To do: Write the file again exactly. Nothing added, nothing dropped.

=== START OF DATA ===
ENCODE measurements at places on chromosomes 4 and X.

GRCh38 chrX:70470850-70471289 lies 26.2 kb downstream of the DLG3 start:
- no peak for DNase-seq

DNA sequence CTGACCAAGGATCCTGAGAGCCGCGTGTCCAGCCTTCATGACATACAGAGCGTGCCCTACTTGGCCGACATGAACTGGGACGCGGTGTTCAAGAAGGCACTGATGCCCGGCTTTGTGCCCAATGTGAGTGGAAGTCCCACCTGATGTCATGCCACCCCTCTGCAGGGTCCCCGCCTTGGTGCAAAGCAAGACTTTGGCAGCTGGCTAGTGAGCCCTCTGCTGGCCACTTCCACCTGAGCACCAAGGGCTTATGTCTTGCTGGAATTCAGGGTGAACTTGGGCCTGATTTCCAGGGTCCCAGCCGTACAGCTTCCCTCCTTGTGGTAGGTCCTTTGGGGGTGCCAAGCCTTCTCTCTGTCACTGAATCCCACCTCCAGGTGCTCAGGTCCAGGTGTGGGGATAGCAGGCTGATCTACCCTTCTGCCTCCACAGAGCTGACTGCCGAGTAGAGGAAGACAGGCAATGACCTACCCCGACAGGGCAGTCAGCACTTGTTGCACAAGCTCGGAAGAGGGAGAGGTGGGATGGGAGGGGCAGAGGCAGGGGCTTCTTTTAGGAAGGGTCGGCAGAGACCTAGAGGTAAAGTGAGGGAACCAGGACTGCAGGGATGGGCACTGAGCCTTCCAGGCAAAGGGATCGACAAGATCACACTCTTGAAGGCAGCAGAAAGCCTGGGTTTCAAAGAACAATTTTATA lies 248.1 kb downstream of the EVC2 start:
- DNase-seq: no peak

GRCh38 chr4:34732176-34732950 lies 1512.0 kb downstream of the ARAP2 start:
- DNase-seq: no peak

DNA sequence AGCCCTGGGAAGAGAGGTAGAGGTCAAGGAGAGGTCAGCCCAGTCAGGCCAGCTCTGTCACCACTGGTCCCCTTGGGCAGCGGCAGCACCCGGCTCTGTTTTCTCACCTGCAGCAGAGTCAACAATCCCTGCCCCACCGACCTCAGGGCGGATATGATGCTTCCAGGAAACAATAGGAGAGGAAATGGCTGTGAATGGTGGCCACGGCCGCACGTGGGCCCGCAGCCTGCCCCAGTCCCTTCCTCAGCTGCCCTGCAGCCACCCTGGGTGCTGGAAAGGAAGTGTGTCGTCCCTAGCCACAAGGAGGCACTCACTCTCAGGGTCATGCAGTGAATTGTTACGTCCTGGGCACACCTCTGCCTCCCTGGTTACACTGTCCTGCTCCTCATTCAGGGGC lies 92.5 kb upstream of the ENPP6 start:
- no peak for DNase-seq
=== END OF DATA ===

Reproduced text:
ENCODE measurements at places on chromosomes 4 and X.

GRCh38 chrX:70470850-70471289 lies 26.2 kb downstream of the DLG3 start:
- no peak for DNase-seq

DNA sequence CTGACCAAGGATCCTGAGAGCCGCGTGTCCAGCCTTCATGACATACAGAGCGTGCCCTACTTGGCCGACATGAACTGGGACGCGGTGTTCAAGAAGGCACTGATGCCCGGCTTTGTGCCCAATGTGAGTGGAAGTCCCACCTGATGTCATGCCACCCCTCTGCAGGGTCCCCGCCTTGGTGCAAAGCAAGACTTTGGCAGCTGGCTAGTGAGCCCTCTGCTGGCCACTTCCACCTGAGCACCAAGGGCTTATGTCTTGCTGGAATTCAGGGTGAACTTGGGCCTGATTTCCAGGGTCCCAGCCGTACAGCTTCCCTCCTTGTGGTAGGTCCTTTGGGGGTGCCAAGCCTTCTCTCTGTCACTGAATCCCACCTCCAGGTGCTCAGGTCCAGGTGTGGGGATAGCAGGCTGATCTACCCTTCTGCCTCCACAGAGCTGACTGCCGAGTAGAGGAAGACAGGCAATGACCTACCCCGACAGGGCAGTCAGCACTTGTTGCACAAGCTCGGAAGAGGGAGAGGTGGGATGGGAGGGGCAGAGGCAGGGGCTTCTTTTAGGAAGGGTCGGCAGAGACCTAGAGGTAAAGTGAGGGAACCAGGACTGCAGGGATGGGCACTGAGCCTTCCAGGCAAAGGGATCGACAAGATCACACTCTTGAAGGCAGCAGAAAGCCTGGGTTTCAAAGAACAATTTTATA lies 248.1 kb downstream of the EVC2 start:
- DNase-seq: no peak

GRCh38 chr4:34732176-34732950 lies 1512.0 kb downstream of the ARAP2 start:
- DNase-seq: no peak

DNA sequence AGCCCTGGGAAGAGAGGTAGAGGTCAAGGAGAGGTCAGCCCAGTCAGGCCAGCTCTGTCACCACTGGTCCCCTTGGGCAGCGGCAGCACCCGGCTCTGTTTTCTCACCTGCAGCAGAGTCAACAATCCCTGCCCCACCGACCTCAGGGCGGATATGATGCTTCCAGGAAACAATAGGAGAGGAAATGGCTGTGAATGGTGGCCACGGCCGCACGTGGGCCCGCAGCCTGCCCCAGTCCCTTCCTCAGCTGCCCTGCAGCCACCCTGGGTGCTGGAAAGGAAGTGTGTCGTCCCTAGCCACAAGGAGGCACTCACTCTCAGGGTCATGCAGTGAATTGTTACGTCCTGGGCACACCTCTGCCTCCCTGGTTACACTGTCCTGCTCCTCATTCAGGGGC lies 92.5 kb upstream of the ENPP6 start:
- no peak for DNase-seq